Where I (we?) get tripped up on the warfare mentality is associating too quickly with the rage that is all around us - in this lost and broken world - and therefore not wanting to be identified with anything that smacks of "battle imagery." It makes sense - and is what I meant by "right battle/wrong weapons." Again, between now and a longer response from me, if you get a chance, pick up Webber's book - I think you will find it quite refreshing!
Ricky D
Emoly said…
I'm going to admit something here: I read the post, but never got around to reading the article (new computer, lots of catching up to do). I think I should have.

That's where I just came back from with our Jr. & Sr. High youth groups! We went to Detroit to "Acquire the Fire". The youth groups have gone for the past several years. I was warned that it is much more conservative then the UMC, we did hear a little bit of the conservative crap, however on the whole, I felt that their message (the battlecry, I have a voice) was a good one. Especially for some of our kids. I can't believe I didn't make the connection before I left!!!

I do not recall Ron saying that, "Jesus is pissed". He did say we [Christians] are fighting a battle against the media, MTV, Hollywood, etc. And by using your voice, you can tell them to stop the violence, the language, and share more love.

At least that's what I got out of it. The Jr. high leader and I are going to re-address the group in two weeks and talk about the conservative messages we heard (mostly about Ron saying, "the gays have a plan". Our church has several gay ministries, and we want to make sure our kids know that UMC's message is Open hearts, minds and doors) and about the different denominations that were there and how they experience God (lifting up their hands during prayers, our kids were doing the same and we want to make sure that they were doing it because God was lifting them up, not because someone else was doing it) and we're also going to work on our praying as a group because as we discussed, our kids will not pray, ever and we want to change that using the "their voice" theme and try to help them break out of that afraid-to-pray-in-front-of-my-peers shell.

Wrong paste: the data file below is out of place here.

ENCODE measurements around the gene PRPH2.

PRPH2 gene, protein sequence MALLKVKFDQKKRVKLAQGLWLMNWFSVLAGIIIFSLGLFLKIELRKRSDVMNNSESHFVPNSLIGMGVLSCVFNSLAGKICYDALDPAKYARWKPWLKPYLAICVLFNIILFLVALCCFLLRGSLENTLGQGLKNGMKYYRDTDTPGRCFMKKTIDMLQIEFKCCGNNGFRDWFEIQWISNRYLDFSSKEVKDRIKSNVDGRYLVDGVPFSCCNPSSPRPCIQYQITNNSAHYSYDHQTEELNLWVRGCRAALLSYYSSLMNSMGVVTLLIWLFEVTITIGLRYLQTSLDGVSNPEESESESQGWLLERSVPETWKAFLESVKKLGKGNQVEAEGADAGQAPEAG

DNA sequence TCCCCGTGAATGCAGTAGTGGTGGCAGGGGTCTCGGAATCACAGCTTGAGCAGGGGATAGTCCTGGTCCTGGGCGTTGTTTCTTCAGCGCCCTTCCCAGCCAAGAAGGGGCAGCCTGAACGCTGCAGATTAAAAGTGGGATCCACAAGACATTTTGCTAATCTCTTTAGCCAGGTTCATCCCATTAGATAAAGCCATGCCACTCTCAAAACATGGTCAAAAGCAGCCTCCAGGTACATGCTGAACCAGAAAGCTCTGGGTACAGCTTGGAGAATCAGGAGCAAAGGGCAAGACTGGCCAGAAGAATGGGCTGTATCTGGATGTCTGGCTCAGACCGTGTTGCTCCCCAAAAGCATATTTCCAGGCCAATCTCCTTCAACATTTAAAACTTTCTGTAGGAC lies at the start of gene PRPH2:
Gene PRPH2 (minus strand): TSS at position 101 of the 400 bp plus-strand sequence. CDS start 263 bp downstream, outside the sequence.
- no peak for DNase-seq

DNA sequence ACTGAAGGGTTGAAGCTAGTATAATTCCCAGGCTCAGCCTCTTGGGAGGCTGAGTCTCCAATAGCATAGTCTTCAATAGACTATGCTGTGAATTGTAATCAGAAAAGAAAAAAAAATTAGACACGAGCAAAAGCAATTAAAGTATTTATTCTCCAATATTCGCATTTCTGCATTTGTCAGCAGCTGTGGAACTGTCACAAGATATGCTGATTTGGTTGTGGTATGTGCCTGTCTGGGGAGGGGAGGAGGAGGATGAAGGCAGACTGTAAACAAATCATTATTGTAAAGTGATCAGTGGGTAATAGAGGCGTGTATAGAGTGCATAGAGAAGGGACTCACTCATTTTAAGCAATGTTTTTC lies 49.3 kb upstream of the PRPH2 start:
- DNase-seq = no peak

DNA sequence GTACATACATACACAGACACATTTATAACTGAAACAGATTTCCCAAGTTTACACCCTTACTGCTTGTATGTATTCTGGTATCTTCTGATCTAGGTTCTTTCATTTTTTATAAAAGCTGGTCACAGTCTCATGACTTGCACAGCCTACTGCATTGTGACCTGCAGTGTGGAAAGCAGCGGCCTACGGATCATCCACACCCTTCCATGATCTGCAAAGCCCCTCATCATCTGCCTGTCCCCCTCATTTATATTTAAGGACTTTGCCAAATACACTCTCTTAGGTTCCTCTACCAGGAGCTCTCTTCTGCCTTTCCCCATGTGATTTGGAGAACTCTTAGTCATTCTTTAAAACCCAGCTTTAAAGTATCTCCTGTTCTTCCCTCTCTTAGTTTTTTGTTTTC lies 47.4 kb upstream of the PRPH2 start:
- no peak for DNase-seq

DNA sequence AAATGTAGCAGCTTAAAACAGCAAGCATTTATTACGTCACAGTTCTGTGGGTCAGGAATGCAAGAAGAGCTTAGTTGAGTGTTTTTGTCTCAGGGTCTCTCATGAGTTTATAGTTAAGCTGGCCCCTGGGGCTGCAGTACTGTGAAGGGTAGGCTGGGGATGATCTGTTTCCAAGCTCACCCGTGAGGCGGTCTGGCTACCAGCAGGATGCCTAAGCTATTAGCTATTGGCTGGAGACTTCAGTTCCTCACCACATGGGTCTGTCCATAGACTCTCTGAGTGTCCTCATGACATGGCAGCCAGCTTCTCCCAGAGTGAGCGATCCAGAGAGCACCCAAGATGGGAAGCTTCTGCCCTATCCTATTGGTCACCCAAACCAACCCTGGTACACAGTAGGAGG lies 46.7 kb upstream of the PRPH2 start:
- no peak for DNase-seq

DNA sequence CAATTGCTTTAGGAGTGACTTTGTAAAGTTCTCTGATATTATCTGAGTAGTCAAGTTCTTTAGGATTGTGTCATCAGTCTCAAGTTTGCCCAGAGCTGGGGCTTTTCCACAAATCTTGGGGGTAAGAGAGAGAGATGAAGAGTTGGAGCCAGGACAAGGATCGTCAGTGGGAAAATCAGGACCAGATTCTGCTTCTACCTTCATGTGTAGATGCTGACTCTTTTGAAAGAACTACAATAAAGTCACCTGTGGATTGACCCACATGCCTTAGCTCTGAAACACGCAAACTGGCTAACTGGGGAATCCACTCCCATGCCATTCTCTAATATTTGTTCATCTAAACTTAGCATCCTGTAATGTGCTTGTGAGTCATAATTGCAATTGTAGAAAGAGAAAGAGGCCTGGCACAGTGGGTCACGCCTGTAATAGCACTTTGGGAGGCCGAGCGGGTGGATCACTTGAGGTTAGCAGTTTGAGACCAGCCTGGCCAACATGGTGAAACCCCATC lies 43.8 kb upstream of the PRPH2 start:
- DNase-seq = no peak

Emoly said…
Greg, I found an article that talks more about the "War" and "battle cries" that we are hearing. I'm hoping it's available at the website. I have a hard copy if it's not and will gladly send it to you if you're interested in reading it. The website is

the article is called "Mourning Over Youth Ministry 'Battle Cries'" by Steve Argue

Hm, is that his real name? Anyway, I picked it up at a youth specialties day seminar that I went to, back in March. It has a publish date of Nov/Dec 2006. I just really thought you might be interested to read yet another point of view on this topic.
greg. said…
emily, thanks. i'll have to check out the article. i think its great that you are going to follow up with the kids. i think that is crucial, because most of what i would consider 'real' ministry occurs within the context of relationships, not in a charasmatic speaker up on a stage ranting and raving about 'having a voice.' the power of ministry is in loving people, and that means more than talking/preaching to them. take it from a preacher!